My Pure Land is a Pakistani feminist Western shooting two teenage girls and their mother fighting off the bandit army for their home defence sake. This based-on-a-true-story film gives one a proper lesson in feminism: how the situation of lawlessness made young girls learn to shoot and self-defend. It is also a story of one particular family with highly appealing relations between a father and a daughter.


A real story became inspiration

The idea of “The Pure Land” was born spontaneously. Sarmad Masud, film director, in an interview confesses that first wanted to shoot a Pakistani Western, a remake of the 1997 Sylvester Stallone police drama and was seeking inspiration over the Internet. One day, when he was collecting materials for the script he came across a story in a newspaper about a Pakistani girl, who 20 years ago, after her father death started an armed struggle against invaders. Inspired by the story, Masud met Nazo Dharejo, that very brave girl, put together a team, launched a casting process and started filmmaking, so that plans on making an action remake was put on hold.

As regards the original story which later became the main source for the script it took its roots in a family property dispute with an uncle and a whole army of bandits. Neither police nor the local government could help solve the problem as their own interest could have crossed the interests of the opposite side.  Frankly speaking,  this story is no exception in Pakistan. Such conflicts are a considerably essential way of land privatization. Among most pressing issues are corruption and low respect to the letter of the law. Thus the story discovered by Masud should have found a huge response from the Pakistani audience.

The core of the project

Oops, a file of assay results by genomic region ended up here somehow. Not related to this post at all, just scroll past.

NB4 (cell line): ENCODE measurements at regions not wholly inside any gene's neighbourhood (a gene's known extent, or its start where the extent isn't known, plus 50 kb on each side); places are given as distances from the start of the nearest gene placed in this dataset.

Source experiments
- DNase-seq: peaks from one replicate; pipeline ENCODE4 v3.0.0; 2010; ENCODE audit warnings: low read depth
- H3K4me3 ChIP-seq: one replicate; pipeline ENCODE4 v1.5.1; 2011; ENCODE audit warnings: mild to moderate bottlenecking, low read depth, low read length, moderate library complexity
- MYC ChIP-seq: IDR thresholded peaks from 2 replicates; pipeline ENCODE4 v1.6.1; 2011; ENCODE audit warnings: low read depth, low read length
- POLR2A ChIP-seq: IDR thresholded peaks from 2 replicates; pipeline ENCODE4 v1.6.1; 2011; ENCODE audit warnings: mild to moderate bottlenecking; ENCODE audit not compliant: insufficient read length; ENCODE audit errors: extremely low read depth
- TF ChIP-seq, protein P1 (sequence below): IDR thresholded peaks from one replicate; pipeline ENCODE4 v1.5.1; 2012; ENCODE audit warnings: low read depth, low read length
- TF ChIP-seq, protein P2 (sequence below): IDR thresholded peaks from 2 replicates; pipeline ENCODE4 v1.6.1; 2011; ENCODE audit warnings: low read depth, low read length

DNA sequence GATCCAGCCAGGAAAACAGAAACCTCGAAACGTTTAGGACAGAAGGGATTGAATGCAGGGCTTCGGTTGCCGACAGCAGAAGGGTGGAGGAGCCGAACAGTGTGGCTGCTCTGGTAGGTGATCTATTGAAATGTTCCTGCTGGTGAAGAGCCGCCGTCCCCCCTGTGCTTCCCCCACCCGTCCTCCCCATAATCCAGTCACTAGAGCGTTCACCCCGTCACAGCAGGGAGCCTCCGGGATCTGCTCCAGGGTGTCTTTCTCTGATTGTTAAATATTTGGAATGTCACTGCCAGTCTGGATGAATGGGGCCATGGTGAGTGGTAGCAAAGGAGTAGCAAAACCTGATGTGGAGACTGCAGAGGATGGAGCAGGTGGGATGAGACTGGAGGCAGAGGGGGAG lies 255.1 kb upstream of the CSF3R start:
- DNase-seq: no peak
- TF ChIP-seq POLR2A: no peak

The title “My Pure Land” is mostly concerned with the Pakistan’s literal meaning which is “the land of pure”. However, Sarmad Masud was not carrying the idea of romanticising his parents’ homeland. “My Pure Land” is about courage, honour and family ties against land dispute background. Depicted breathtaking landscapes is a tribute of admiration to the beauty of the ancestral land.

The core of the story, as the director says, is a touching story about the relationship between a father and his daughter. It is a father who gives Nazo a life lesson and takes a promise to defend and keep her homeland.  Pakistani society tends to be patriarchal, what makes Nazo Dharejo case an extraordinary one.  “The toughest woman in Sindh” as she already been called in media threw all the conventions out of the window. That makes sense.


In order to express the feeling of lawlessness and legal helplessness of three women, Masud chooses Western as a genre. Thereby the audience may be prepared for any kind of things which can happen in given conditions. On the other hand, the director asks not to concentrate on the given description of a “Pakistani feminist western”. The film is much more than the narrow framing of this definition. It also develops religious, national and ideological motives, therefore missing them is equal to missing a message.

What is this fight about

When Sarmad Masud argues regarding the balance of real-life story and fiction in “The Pure Land”, he gives the following comment: “if you want the facts, go to a historian. If you want to know how it felt, give it to a dramatist or a novelist”. His job is to express the concept, not a newswatch.

Author’s perception suggests that land is not only a material issue, a patch where you live and your house is situated. The land is a complex of more abstract ideas in addition to your personal world perception and fundamental background. It is also a potential for the future of one particular family, what could be clearly seen in the scene, where Nazo’s memories of the happiness on this land are seasoned with bandits’ invasion. Thus, the female defence of the house is not only a justice, comfort or family honour sake. It is a fight for life and peace.


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